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Anti-Bullying Education Ideas and How to Tackle It as A Teacher

Stop Bullying

 It is an unfortunate fact that bullying will probably be something that we are always going to have to address and manage in our schools. It is something that can have a detrimental effect on the cognitive and behavioural development of both perpetrators and victims. These habits and anxieties can carry right on in to adulthood, so it is important that we do what we can to reduce the regularity and severity of bullying incidents. It may be a problem that never fully goes away, but that doesn't mean we should stop trying! There is so much we can do to foster an environment of tolerance, acceptance and open communication in our classrooms and on our playgrounds. Here, we hope to give you a few ideas on how to get your students to recognise and talk about the culture of bullying, and to understand the importance of rejecting bullying behaviours.

 

Discussion

The origins of a bullying situation can often be put down to poor communication. Timidness, intolerance, stereotyping, emotional suppression and anger are all common habits, and these can easily lead to personality clashes and catalyse incidents of bullying in to long term problems. Our children are still trying to work out who they are, and what appropriate behaviour looks like. So, in this formative stage, there is no better time to foster open communication and to instil healthy discussion and debate skills.

Find videos, pictures, posters and campaigns to do with bullying; anything on which you can build a discussion or debate with your class. You do not just have to do this on the subject of bullying. If there are any other PSHE subjects on which your children might have differing opinions, don’t be afraid to let them have that debate. This is all about teaching them that differing opinions are normal; to be listened too and accepted.

See the resource section for a few debate subjects and discussion starters. 

Integrated Subjects: PSHE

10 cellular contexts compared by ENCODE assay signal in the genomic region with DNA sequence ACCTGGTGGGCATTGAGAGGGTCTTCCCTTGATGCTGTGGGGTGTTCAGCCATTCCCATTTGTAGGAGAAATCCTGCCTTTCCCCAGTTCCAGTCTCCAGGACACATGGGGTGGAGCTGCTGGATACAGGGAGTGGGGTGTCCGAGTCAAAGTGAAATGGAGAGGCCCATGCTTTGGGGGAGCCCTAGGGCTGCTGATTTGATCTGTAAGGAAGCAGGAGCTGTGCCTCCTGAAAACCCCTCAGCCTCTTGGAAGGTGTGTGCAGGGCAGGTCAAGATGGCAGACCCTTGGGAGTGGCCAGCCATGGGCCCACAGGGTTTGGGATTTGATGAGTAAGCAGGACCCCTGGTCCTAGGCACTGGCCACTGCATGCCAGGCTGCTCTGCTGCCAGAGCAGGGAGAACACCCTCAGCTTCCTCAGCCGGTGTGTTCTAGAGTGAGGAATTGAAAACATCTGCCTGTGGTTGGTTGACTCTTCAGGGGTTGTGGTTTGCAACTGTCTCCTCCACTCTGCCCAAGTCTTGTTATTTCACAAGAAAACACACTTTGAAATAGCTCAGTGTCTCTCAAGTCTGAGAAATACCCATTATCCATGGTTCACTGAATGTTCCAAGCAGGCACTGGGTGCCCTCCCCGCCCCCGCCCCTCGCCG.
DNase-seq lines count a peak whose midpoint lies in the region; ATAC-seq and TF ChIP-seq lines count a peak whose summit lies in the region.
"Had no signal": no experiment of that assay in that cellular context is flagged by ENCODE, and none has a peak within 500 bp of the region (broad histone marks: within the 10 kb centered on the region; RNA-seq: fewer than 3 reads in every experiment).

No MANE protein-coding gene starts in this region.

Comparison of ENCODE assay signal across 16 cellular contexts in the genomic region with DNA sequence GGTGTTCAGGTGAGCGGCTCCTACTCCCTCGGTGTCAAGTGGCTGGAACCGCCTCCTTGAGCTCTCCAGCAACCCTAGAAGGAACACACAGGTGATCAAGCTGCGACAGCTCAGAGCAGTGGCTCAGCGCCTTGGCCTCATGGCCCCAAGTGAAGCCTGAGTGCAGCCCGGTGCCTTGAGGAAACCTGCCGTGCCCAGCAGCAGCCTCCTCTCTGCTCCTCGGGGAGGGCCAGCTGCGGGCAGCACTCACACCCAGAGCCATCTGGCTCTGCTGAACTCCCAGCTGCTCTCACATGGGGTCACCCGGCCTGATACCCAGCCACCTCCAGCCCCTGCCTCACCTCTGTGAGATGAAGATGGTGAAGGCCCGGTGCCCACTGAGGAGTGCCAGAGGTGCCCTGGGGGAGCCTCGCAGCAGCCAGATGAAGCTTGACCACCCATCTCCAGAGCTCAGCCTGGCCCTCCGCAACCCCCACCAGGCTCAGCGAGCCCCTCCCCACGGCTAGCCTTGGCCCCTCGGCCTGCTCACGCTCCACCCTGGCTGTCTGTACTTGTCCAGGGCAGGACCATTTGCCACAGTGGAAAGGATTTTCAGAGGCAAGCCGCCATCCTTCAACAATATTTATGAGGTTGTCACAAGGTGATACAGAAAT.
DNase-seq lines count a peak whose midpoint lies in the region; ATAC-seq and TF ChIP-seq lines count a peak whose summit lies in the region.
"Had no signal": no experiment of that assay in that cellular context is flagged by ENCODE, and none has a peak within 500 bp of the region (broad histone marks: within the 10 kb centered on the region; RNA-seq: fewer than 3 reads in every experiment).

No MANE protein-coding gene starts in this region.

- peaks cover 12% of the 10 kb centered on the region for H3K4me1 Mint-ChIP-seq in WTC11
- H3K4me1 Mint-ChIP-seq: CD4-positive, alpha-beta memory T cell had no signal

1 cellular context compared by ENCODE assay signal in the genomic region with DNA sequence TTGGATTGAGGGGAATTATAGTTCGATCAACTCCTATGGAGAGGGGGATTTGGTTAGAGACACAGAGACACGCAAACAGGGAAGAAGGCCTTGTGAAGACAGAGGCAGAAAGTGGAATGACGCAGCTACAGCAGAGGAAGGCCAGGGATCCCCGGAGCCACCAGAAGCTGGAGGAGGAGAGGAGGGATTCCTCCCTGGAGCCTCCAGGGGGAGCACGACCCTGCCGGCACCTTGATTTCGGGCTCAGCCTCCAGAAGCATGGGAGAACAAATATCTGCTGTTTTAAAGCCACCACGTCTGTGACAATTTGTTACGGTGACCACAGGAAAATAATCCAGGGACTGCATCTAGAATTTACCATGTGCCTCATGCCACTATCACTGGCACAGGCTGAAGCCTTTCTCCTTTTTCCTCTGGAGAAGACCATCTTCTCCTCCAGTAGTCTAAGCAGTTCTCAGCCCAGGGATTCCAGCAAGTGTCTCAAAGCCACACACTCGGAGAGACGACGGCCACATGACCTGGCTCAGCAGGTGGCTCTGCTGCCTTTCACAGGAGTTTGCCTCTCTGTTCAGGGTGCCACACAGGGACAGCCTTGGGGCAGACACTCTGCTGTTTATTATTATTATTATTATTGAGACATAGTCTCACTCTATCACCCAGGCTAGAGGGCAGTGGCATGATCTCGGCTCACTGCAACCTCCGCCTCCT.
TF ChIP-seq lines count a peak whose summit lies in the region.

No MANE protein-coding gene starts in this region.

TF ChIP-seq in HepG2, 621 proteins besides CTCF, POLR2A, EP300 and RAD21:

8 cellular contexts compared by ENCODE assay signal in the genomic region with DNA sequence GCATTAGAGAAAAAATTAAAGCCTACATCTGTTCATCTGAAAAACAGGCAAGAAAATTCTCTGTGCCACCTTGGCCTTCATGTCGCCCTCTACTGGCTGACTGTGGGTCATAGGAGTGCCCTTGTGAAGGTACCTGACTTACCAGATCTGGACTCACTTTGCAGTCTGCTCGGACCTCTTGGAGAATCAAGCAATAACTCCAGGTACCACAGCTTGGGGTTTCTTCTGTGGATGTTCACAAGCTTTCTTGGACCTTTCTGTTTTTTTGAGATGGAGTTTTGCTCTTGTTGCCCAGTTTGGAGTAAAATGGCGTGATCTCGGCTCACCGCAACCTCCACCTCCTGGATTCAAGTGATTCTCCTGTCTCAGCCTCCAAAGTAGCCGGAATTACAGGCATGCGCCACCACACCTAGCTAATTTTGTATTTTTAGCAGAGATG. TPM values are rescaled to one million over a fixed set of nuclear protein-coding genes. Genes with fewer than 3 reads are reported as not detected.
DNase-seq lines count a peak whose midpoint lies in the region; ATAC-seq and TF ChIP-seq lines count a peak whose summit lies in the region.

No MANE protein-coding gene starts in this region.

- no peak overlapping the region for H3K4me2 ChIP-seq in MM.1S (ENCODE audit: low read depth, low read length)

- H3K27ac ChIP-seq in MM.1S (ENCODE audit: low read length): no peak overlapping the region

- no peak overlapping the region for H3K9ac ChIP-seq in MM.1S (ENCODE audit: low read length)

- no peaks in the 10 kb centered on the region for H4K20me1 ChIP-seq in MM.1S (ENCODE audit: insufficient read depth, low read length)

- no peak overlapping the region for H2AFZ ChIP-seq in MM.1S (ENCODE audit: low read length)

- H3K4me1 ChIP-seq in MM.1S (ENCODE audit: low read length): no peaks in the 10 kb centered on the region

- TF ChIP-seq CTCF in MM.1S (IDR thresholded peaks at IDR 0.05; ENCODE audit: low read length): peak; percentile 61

Resources: McGruff – Anti-Bullying Film, Bullying You Are Not Alone, Bullying Discussion Starters

Philosophy

Philosophy might seem like a slightly outdated or overly holistic tool with which to deal with bullying. However, philosophy, in its modern form, is being used more and more as a part of many primary syllabuses.

Our academic system fosters a fact based and analytical way of thinking. This way of thinking is crucial to academic success but does not help to develop more abstract thought processes. Recent feedback shows that children who engage with the concepts taught by philosophy are much more reflective and accepting of different views and opinions. We have found a brilliant article that outlines the techniques and benefits of introducing your children to this concept.

Integrated Subjects: PSHE, Philosophy
Resources: A Guide to Philosophical Enquiry in The Primary Classroom (Guardian)

 

Role Play

As bullying is an experience, nothing teaches your children about it better than recreating that experience for them. This is where role play comes in. It can be used as a tool to explore the reasons why people might bully others, and to give the children an idea of how it might feel to be bullied.

Divide your class into groups and give each one a scenario. The groups will act out their scenario for the class and then have them comment, discuss and give feedback on the scene they have just witnessed.

Integrated Subjects: PSHE
Resources: Bullying Role Play Cards

Tip List

This works best as a part of a larger lesson on bullying; a really effective way to test your students’ knowledge and engagement on the subject.

Organise your class into pairs or groups of three and get each to write a list of 5-10 tips on how to overcome bullying. Your students will then share their tips with the class. There will undoubtedly be repetition, so, take note of the most common tips in order to culminate an ultimate ‘Top 10 Tips’ list for your class.

 

Make a Day of It

If your school is having an anti-bullying day, or even an anti-bullying week you might find that you have whole chunks of off-timetable, anti-bullying allocated class time to fill! You may well have loads of great ideas of your own, but if you are stuck for inspiration then let us recommend the ‘Class Activities’ page put together by the ‘Bullying. No Way!’ campaign. It is full of crafts, performance activities, discussions and literary challenges for your class to get stuck in to. Have a gander!

Integrated Subjects: PSHE, Literacy, Drama, Art
Resources: Bullying. No Way! – Class Activities

 

Strategies for Teachers

Instilling anti-bullying attitudes in our children and putting prevention strategies in place are the first defences against bullying problems in our schools. However, it does still happen, and can be tricky to deal with in extreme cases. One of the biggest problem is that the nature of bullying is constantly evolving; for example, with so much now happening online, problems are often very difficult to detect and regulate.

If you are worried about how to deal with bullying incidents and behaviours, you may find something of use in one the provided resources below; some of the most informative anti-bullying sources to be found online!

Resources: Bullying Prevention Tips for Teachers, Practical Ways for Teachers to Deal with Bullying at SchoolBullying Guidelines for Teachers, Bullying in the Classroom

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